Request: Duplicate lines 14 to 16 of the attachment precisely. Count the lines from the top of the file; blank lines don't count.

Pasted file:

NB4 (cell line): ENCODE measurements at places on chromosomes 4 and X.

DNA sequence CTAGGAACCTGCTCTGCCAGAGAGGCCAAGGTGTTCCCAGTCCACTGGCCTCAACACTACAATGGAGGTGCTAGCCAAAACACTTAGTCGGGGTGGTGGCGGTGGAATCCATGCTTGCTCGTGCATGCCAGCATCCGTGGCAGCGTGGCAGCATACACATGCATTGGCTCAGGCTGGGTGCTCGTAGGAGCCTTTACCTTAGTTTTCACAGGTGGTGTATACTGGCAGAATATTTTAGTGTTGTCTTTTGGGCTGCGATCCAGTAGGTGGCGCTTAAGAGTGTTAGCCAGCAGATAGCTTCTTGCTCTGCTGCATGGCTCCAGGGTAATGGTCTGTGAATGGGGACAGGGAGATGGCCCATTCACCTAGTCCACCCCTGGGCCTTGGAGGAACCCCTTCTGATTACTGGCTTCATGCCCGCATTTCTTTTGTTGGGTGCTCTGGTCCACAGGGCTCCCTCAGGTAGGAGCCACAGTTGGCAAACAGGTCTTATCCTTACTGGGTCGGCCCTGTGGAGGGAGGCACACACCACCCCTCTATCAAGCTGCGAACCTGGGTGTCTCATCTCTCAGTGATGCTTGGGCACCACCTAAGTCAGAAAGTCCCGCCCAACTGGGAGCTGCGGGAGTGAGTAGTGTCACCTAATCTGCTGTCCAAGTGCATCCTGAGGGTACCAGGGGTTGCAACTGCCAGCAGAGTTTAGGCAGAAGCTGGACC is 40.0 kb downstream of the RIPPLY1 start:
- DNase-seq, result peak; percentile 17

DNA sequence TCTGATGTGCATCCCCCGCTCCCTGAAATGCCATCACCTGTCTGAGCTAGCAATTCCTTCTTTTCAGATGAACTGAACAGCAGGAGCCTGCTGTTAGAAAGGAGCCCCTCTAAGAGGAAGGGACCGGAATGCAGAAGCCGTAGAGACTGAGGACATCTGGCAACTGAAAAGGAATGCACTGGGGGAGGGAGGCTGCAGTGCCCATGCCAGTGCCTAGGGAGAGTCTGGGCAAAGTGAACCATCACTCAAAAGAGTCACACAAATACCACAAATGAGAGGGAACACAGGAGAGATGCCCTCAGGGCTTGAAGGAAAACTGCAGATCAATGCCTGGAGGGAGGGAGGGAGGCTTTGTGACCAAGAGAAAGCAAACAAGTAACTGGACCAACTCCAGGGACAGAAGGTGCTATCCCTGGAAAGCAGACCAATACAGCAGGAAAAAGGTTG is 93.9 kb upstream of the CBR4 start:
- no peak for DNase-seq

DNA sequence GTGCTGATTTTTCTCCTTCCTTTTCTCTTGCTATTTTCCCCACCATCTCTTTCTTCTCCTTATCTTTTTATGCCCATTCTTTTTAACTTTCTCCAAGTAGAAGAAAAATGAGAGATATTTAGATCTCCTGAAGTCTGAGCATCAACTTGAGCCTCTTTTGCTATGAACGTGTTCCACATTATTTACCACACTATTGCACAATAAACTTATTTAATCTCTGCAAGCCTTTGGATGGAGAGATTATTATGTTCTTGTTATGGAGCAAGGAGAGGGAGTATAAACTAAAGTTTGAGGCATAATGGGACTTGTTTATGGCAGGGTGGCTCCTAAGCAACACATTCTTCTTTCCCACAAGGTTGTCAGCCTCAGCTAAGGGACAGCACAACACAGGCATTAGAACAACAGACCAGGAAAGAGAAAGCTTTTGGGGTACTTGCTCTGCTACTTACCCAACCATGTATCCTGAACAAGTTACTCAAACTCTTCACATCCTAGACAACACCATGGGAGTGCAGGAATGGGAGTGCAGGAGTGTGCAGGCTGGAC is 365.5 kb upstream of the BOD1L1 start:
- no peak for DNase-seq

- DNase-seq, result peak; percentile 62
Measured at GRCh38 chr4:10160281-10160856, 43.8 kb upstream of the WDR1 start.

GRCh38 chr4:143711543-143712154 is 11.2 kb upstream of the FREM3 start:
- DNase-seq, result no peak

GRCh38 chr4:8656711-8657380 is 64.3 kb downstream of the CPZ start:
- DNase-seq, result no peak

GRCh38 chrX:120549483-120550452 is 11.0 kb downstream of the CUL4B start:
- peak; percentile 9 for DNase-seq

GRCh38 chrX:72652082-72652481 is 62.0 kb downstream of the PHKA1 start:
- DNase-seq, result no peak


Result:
GRCh38 chrX:120549483-120550452 is 11.0 kb downstream of the CUL4B start:
- peak; percentile 9 for DNase-seq

GRCh38 chrX:72652082-72652481 is 62.0 kb downstream of the PHKA1 start: